Personalities | Leonardo Leo | Late Baroque | Opera
Leo was born near Brindisi, studied music in Naples at the Conservatorio San Maria della Pietà dei Turchini, and spent most of the rest of his life in the city. He held various organist and church music positions, and his first opera, Il pisistrato (1714), was staged before he was 20 years old. In 1723, he composed his first opera for Venice, but soon started to develop the new genre of Neapolitan comic opera. He was promoted to organist of the vice-regal chapel at Naples in 1725, but it was only after the death of Vinci and departure of Hasse from Naples that Leo became a leading opera composer.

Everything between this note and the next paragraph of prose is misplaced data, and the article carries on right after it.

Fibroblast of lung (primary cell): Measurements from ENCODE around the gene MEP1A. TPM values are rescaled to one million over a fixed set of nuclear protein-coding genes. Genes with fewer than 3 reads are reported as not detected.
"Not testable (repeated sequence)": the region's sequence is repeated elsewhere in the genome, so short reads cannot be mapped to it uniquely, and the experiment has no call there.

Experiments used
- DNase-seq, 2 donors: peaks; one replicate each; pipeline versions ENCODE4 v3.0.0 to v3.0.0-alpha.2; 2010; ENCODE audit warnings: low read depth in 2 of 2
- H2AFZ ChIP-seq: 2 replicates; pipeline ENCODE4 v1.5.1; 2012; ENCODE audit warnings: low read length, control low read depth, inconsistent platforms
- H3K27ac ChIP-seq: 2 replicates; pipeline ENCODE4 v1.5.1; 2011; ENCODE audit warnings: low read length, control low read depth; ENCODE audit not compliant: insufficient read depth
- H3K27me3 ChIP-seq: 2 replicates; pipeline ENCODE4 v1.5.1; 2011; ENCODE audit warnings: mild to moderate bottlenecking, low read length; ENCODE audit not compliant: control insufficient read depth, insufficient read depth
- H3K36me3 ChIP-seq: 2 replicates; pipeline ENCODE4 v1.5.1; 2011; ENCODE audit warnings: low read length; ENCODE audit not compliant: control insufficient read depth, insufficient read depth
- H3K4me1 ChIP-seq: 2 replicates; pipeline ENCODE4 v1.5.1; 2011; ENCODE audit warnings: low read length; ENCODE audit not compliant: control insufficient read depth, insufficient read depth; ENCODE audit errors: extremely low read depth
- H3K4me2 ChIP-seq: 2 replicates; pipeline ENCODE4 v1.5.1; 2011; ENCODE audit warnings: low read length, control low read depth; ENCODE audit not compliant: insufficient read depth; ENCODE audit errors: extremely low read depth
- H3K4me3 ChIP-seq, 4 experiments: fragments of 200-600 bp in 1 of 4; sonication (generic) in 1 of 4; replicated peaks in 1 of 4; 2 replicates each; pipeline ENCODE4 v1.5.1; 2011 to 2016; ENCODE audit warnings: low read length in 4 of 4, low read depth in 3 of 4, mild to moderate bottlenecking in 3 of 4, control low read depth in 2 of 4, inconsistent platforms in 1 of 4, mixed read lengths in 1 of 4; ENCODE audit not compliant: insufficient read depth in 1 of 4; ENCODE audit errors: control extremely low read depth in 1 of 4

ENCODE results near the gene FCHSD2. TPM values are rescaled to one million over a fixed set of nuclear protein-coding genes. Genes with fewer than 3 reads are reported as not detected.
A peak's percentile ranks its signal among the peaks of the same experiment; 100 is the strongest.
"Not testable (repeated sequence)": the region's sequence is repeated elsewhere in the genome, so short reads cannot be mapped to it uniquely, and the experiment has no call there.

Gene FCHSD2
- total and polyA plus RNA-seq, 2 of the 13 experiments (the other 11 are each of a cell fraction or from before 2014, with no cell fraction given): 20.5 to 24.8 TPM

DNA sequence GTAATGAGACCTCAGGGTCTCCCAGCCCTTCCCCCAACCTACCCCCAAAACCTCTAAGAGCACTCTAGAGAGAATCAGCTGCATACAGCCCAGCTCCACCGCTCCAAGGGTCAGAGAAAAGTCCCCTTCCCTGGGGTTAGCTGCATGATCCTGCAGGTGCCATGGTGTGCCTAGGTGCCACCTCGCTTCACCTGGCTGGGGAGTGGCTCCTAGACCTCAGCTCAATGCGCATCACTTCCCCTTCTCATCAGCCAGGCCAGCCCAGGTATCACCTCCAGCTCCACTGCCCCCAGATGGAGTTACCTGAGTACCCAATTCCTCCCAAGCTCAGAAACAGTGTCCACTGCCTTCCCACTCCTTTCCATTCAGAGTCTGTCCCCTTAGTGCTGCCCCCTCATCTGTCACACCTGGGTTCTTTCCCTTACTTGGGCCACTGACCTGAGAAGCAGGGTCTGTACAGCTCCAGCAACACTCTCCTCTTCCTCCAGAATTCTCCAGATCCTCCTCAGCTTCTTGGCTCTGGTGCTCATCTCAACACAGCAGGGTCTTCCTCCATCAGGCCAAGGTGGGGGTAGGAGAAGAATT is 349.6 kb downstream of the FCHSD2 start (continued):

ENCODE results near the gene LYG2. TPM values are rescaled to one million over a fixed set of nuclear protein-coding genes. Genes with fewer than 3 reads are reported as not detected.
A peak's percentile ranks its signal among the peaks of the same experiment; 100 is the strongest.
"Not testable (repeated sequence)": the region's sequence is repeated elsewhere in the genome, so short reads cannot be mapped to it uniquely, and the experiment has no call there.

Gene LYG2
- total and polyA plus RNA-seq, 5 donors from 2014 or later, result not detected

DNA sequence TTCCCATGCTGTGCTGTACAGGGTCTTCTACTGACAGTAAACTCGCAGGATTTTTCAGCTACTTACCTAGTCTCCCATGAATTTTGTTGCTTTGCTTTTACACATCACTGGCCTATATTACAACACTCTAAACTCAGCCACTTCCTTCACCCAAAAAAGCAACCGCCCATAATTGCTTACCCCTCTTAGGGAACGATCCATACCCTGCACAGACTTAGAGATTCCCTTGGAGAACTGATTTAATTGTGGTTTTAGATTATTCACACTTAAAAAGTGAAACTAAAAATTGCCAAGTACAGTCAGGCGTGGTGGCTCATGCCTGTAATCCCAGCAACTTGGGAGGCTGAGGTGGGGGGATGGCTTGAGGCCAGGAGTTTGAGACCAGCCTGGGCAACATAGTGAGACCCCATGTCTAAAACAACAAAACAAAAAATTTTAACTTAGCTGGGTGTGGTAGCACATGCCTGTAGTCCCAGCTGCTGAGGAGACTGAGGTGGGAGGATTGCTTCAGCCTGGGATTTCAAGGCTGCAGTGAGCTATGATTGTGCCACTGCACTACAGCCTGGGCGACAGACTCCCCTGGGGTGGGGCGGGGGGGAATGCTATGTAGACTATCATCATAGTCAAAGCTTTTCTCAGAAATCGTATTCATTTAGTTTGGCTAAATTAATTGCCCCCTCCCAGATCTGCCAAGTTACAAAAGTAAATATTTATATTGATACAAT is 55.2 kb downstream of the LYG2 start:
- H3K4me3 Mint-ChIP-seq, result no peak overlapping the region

In addition to Naples, Leo provided operas for Turin, Milan and Bologna, and acquired a reputation as an oratorio composer. Leo’s music was considered to be cerebral and more grounded in counterpoint than that of his more liberal Neapolitan contemporaries, and his operatic style was more conservative than Hasse, Vinci and Porpora. In 1737, Leo set Metastasio’s L’Olimpiade, but he mostly devoted his talents towards comic opera, and was one of the first to establish it as a respected art form.
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